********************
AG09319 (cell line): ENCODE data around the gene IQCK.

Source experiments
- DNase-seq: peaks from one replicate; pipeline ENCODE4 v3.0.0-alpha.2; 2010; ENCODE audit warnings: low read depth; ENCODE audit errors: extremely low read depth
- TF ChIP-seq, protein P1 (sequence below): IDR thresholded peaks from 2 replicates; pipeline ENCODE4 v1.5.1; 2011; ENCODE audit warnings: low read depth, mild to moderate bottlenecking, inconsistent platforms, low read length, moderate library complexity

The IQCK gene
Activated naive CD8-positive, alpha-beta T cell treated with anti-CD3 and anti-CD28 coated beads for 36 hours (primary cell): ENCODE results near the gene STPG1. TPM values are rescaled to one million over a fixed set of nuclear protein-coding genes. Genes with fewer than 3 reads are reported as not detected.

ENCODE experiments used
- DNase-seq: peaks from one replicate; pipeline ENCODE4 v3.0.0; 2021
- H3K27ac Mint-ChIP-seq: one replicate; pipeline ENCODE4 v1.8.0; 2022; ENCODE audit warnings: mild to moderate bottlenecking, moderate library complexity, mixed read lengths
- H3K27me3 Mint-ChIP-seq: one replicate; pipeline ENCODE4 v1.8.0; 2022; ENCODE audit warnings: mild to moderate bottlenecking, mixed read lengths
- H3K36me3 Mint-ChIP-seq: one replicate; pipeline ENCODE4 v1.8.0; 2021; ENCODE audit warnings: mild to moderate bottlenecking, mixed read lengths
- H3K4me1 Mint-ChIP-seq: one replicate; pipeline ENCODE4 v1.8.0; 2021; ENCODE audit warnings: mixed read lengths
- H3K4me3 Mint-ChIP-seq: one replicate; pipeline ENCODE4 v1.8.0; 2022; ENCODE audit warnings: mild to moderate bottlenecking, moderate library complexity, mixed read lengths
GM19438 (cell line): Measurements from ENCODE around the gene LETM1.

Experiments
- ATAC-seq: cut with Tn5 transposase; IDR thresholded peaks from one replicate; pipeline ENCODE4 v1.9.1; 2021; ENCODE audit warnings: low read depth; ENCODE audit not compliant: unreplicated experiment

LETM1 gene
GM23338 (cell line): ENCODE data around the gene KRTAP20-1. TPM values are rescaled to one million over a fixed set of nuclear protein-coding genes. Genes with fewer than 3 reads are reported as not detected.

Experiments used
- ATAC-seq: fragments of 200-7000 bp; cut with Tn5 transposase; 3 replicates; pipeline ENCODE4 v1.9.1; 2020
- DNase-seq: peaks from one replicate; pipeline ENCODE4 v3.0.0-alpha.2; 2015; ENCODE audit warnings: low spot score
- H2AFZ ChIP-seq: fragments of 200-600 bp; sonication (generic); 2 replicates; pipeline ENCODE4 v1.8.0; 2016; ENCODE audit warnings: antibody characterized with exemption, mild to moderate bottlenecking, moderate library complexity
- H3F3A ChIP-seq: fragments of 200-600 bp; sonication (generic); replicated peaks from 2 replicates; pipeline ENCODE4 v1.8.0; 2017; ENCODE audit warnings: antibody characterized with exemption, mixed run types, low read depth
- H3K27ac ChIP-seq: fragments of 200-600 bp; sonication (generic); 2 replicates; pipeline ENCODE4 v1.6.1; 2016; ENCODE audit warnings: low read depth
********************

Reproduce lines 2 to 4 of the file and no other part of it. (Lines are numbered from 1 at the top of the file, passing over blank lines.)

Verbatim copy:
Source experiments
- DNase-seq: peaks from one replicate; pipeline ENCODE4 v3.0.0-alpha.2; 2010; ENCODE audit warnings: low read depth; ENCODE audit errors: extremely low read depth
- TF ChIP-seq, protein P1 (sequence below): IDR thresholded peaks from 2 replicates; pipeline ENCODE4 v1.5.1; 2011; ENCODE audit warnings: low read depth, mild to moderate bottlenecking, inconsistent platforms, low read length, moderate library complexity